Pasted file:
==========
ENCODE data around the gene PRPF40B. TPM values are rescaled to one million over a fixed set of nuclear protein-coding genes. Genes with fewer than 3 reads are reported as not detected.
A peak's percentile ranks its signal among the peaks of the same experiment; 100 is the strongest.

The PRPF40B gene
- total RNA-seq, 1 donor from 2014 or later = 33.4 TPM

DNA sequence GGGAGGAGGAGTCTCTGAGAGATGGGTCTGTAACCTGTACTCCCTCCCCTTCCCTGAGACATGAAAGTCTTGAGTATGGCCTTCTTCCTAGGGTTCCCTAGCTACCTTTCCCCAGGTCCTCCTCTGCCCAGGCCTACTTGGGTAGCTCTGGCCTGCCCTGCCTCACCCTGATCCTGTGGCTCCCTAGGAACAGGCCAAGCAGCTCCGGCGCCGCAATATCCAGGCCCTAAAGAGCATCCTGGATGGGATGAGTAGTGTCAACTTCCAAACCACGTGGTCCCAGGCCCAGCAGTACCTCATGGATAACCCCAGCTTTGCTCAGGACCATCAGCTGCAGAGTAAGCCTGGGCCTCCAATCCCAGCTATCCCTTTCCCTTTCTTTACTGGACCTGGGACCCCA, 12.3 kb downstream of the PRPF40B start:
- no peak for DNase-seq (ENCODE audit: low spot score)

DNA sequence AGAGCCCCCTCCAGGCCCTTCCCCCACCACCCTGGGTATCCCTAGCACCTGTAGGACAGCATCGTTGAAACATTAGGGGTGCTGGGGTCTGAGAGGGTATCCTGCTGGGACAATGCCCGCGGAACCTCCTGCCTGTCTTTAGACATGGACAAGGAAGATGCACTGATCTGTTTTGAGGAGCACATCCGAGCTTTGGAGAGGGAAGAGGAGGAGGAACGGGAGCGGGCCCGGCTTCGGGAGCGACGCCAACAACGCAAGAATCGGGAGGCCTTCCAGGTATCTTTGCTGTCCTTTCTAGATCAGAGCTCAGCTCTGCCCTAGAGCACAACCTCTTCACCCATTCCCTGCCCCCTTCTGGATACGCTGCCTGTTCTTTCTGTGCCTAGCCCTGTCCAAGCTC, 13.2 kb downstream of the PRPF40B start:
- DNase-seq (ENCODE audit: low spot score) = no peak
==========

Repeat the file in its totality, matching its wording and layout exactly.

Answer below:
ENCODE data around the gene PRPF40B. TPM values are rescaled to one million over a fixed set of nuclear protein-coding genes. Genes with fewer than 3 reads are reported as not detected.
A peak's percentile ranks its signal among the peaks of the same experiment; 100 is the strongest.

The PRPF40B gene
- total RNA-seq, 1 donor from 2014 or later = 33.4 TPM

DNA sequence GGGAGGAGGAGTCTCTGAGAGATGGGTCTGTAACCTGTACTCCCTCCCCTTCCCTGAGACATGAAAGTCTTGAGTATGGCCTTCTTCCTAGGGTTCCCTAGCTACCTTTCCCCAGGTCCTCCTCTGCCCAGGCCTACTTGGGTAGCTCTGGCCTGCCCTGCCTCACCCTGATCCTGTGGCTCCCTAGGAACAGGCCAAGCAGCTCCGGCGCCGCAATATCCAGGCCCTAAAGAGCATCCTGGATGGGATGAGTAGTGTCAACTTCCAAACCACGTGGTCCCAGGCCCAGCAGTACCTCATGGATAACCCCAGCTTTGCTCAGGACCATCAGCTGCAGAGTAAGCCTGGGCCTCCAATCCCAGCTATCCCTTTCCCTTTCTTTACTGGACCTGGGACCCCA, 12.3 kb downstream of the PRPF40B start:
- no peak for DNase-seq (ENCODE audit: low spot score)

DNA sequence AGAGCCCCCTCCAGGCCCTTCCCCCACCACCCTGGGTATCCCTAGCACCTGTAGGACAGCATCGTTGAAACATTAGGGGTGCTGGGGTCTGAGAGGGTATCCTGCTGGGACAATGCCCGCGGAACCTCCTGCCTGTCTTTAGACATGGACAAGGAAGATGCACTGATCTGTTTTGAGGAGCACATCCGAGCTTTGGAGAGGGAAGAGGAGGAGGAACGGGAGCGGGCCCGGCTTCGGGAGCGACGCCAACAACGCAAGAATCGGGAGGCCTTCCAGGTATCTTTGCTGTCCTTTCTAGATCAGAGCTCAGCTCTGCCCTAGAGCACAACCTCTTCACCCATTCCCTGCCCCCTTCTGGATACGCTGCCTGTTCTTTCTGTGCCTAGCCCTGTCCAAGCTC, 13.2 kb downstream of the PRPF40B start:
- DNase-seq (ENCODE audit: low spot score) = no peak